UCSF

Oral Drug Delivery

Oral dosing is preferred by both patients and providers because it is less invasive than injectables and leads to higher patient adherence. As the range of pharmaceutical products expands to include peptides, proteins, biopolymer, and macromolecular drugs, many compounds are poorly bioavailable when administered orally and often fail to be therapeutically effective. We have developed hierarchical nanoengineered microparticles, microdevices, and monodispersed polymeric particles to address these challenges and ensure that sensitive cargos are protected against degradation in the GI tract, and those therapeutics are delivered at the site where they will be the most effective. We are also interested in understanding how structural cues can influence bioadhesion and drug permeability at the epithelial interface.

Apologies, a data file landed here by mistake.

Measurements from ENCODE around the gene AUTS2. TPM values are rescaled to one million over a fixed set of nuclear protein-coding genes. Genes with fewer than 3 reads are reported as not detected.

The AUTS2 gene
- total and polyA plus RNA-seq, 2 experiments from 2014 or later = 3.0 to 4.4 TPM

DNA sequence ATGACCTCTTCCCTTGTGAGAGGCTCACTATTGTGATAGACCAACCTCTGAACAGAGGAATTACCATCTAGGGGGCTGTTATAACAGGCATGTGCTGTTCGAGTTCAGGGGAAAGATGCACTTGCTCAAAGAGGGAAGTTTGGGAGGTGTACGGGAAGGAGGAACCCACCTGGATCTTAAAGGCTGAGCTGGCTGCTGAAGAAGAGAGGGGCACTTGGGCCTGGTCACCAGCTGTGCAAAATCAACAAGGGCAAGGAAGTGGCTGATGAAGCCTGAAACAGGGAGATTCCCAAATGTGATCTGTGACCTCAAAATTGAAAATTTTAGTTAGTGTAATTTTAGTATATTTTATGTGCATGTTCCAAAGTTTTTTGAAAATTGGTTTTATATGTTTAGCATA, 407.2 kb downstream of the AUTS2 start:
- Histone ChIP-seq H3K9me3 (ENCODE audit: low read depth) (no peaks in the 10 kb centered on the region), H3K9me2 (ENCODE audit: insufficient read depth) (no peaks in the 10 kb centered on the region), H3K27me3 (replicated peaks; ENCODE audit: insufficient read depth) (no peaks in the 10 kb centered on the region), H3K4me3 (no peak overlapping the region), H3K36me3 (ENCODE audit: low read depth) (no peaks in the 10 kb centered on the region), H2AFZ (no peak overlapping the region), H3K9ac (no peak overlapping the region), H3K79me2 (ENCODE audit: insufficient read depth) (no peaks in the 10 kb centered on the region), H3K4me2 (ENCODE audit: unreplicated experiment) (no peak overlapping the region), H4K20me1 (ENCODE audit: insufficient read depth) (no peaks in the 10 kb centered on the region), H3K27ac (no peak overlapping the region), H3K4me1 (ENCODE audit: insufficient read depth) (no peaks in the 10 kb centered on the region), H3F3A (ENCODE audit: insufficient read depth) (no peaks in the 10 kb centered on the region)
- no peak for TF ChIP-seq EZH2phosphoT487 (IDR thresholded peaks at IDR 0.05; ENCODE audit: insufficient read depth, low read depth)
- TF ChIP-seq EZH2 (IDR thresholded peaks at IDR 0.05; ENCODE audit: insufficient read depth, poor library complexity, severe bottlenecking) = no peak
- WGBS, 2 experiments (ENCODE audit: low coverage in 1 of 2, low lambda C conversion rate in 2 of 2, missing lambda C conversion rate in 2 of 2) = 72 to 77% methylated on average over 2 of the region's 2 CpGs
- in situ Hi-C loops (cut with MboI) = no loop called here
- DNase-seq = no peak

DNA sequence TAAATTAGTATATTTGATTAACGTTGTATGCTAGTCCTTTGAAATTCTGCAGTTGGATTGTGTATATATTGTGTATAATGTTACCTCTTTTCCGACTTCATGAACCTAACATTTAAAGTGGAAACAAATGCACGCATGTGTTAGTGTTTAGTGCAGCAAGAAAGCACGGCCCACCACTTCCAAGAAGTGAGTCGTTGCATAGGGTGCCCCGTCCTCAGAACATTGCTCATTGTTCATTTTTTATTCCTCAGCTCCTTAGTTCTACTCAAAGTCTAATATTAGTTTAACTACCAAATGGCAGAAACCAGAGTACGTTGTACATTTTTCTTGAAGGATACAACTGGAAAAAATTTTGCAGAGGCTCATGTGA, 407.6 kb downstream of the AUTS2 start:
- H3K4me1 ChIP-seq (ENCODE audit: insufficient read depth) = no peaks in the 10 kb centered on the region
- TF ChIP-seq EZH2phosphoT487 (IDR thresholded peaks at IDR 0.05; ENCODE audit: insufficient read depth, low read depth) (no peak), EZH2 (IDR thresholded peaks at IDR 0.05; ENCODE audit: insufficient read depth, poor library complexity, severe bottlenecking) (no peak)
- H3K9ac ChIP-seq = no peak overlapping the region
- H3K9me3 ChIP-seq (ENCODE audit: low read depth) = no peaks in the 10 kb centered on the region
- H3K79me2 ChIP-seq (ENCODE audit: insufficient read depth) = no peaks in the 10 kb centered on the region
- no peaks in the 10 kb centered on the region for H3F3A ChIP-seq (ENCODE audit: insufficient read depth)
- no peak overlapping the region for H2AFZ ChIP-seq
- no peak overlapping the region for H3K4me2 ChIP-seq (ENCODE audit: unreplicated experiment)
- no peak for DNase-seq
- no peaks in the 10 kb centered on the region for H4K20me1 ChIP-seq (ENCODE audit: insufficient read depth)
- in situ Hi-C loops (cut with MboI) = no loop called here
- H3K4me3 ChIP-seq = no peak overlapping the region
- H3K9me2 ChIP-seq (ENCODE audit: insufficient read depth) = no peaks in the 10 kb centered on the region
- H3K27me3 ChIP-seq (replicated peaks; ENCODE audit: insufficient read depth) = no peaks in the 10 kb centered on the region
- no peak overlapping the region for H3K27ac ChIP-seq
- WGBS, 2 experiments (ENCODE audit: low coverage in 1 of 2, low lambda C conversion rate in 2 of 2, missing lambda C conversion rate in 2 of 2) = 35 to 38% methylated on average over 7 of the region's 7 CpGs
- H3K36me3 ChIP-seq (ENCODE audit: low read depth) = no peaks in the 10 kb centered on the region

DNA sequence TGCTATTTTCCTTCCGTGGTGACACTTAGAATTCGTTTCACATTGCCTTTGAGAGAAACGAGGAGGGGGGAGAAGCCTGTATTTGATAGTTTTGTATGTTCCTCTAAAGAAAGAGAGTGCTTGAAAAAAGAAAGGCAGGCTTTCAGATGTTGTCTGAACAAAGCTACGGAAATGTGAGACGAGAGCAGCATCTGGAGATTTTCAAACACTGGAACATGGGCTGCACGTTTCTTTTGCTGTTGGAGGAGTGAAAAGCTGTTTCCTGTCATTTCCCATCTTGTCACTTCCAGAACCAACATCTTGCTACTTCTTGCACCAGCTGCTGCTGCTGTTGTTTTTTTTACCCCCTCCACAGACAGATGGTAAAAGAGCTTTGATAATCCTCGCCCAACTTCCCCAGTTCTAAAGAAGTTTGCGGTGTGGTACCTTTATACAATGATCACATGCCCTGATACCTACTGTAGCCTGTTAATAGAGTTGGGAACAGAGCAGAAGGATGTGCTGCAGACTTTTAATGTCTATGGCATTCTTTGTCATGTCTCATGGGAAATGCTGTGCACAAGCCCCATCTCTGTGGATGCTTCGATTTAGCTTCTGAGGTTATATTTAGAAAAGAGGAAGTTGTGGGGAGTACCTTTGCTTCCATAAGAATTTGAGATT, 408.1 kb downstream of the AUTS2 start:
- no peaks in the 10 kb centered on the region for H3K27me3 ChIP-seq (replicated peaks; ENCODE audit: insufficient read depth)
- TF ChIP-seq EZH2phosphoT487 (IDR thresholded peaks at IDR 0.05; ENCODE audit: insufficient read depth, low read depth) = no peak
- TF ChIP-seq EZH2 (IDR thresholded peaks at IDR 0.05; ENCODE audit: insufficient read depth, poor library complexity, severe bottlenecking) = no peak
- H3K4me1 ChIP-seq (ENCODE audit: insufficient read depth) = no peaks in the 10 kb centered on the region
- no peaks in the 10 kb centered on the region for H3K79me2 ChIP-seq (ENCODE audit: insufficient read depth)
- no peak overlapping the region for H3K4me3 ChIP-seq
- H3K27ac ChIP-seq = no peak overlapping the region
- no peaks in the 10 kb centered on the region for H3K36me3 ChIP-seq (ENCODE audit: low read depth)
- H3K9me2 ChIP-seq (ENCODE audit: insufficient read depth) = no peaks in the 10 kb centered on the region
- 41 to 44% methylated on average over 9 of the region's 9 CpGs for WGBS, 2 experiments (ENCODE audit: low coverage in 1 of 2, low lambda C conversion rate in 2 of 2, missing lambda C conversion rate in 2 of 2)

Future Work: Assessing bioactivity of loaded protein and tracking device transit in vivo 

Recent Publications: Nemeth CL, Lykins WR, et al. (2019) Pharm Res

Point(s) of Contact: Eva Hansen, Will Lykins

Layer-by-layer Planar Microdevices for Oral Protein Delivery 

(A) Devices are fabricated, loaded, and capped in a bottom-up approach using a picoliter printer. (B) Devices are printed onto a silicon wafer (above), with representative SEM image of dispersed devices (below). (C) Different capping formulations of Eudragit polymers dictate the release of a model protein API (insulin) from devices in simulated intestinal fluid. Data represented as mean ± 1 SD, scale bars = 100 μm.

targeted attachment, enterocyte, microvilli, drug transport

Planar microdevices (left) can be used to release multiple drugs across the intestinal barrier.

unidirectional diffusion microdevices

Unidirectional diffusion microdevices a) loaded with three different fluorescent model drugs and b) coated with a fluorescent surface coating.

chart

The cumulative release behavior of three model drugs from one planar microdevice with three different hydrogel cross-linking concentrations.